The notion of consumers wanting to purchase products from their TV screen has been around for years.
TV shopping channels
Its nearly 25 years since TV shopping channel QVC first opened its doors in the UK and, after a rather shaky start, the business has continued to grow and evolve where others - most notably JJB and Argos – have failed to gain traction in the marketplace.
Of course things have changed dramatically since the mid 1990s. We now consume our TV content in so many different ways whether it be mobile, catch up, streaming, sitting at our desk or sitting on the sofa, giving us an almost unlimited flexibility.
The growth of eCommerce
During that same time frame our shopping experiences have also evolved. The internet and eCommerce came along allowing us more freedom of choice as to when, where and how we purchase products.
It was with these two thoughts in mind that I read with interest the recent announcement that Amazon had outbid Sky to win exclusive ATP tour tennis rights. The Amazon Prime streaming service will now show nearly all elite men’s tennis events, except the four grand slams.
A few weeks later Ed Woodward, Manchester United vice-chairman, was commenting in a call with analysts that he believes Amazon and Facebook are likely to bid for Premier League streaming rights in the future.
Its a development that, on the surface, simply underlines that our TV habits are shifting. However dig a little deeper and a vision of the future begins to materialise.
For years commentators have talked about the potential to purchase goods through your TV whilst watching sport. Imagine rolling the mouse of a TV remote control over the football boots that have just scored or the shirt that a certain tennis player is wearing. The price and option to buy comes up and the transaction is made with one click. The result – TV (or T-) commerce.
T-commerce — interactive shopping integrated with programming — has been a small but growing space for the past five years or so. US company Delivery Agent had been at the forefront, powering the “shoppable” Katy Perry’s Super Bowl XLIX half-time show in 2015 among other projects. Customers included Discovery, NBCU, Fox, CBS, HBO, Showtime, CBS, FX, Turner, Comcast, Cablevision Systems, AT&T and Verizon, among others, along with studios such as Lionsgate, Legendary and Sony Pictures.
However, in 2016 they filed for Chapter 11 bankruptcy. Some questioned whether the filing represented a death knell for t-commerce, The Wall Street Journal, however, noted that the filing comes after Delivery Agent’s plans for an IPO failed, and added that a lack of a scalable platform, too much expense in its operations and overspending completed the company’s woes.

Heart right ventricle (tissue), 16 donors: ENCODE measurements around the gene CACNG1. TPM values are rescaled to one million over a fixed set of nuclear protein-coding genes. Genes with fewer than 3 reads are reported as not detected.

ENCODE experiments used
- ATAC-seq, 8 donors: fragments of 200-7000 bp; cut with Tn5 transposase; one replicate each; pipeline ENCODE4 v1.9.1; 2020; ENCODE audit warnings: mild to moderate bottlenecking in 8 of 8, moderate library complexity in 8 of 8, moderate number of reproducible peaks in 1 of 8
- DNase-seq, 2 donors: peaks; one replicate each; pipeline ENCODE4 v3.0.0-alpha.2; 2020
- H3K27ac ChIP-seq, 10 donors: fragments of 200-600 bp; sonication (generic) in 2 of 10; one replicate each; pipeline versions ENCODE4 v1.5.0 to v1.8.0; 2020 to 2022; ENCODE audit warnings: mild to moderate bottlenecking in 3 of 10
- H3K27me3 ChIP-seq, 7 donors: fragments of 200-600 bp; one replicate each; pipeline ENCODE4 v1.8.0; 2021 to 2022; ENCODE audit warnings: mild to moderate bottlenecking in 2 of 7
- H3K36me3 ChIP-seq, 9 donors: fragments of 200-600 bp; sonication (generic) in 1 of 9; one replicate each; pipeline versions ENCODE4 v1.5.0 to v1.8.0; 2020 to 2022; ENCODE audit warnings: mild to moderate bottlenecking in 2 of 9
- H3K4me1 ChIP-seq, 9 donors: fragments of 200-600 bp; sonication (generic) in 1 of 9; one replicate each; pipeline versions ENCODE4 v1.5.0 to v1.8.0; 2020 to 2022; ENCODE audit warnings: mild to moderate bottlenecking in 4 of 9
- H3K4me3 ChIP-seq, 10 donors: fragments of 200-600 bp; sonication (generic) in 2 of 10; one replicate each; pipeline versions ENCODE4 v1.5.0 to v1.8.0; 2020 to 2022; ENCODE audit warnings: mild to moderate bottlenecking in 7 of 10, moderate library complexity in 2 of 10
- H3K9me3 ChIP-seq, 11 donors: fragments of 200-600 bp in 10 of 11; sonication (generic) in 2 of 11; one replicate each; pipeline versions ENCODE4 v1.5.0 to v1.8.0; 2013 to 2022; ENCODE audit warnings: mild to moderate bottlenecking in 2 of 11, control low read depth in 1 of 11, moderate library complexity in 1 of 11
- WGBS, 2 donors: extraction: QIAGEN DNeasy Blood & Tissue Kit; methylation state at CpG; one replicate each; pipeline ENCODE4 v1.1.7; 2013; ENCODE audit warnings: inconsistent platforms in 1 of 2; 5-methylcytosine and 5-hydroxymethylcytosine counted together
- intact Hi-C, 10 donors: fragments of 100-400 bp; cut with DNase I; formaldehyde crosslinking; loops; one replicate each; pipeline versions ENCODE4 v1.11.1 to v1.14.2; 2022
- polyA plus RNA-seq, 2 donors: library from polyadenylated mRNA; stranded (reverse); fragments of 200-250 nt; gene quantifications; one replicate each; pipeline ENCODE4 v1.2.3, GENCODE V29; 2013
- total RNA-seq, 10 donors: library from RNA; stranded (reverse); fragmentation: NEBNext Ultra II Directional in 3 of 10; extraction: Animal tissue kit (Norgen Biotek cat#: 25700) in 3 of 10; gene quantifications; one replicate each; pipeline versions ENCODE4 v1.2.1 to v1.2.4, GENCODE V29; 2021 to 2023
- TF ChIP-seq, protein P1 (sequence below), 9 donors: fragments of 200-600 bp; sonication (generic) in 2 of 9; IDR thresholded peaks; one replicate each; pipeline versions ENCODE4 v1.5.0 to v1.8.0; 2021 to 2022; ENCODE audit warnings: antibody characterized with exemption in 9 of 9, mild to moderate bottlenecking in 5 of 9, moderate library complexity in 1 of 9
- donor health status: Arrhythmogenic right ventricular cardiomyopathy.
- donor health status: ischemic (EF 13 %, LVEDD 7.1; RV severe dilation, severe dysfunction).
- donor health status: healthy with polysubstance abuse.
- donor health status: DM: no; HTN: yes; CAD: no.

Imagine then that a huge global organisation was to embrace T-commerce and overcome such issues. A company that already has a massive Ecommerce AND TV streaming service. Imagine that this company brings these two elements together in the sports world, and imagine the impact that this might have. In my opinion that company could be Amazon.
We are all aware of the continued impact the company has on the sporting goods (and TV) industry. It’s a small step to imagine that whilst sporting rights brings a new subscription (Amazon Prime) audience, could these same rights also be monetised through a clever T-commerce strategy?
After all there is already a huge amount of sports product for sale within Amazon. To begin to link these lines back into streaming, to evolve the Amazon Firestick remote control to navigate in screen purchases and to ultimately drive additional revenue seems a logical bringing together of TV and sports.
The key point, as I see it, is that Amazon is an Ecommerce business moving into the TV space as opposed to, for example, Sky who are through and through TV/media company who do not have the expertise to really drive ecommerce success.
This fundamental difference would allow Amazon to address the T-commerce opportunity in a way that Sky (or for that matter many other broadcasters) would be unable to.
Let’s think deeper about the Amazon marketplace model. If marketplace sellers in the sporting goods industry had the chance to put their listings in a streaming environment then the ad revenue opportunity for Amazon and the additional sales opportunity for that seller looks interesting.
Not only could a marketplace seller bid to place their listing predominately within the traditional Amazon listings, they may also be able to bid to place that item on screen during a sports event which was being streamed by Amazon.
In the same way the traditional wholesale/brand partners, such as Nike and adidas who sell direct to Amazon would be able to bring a deeper marketing strategy to the relationship. Launching a new product at a sporting event streamed by Amazon with the opportunity for the viewer to purchase this new item in one click certainly seems a compelling proposition and would enable a much stronger connection between sales and marketing strategies as well as the ability to clear track the P&L of such an activity.
Time will tell whether the T-commerce route is indeed one that Amazon will explore. What is, however, clear, in my opinion, is that, despite the Delivery Agent bankruptcy, the merger of sporting rights and the ability to retail sporting goods (and any other products) products on screen appear to be a logical development within our industry.
I will watch the space with eager anticipated.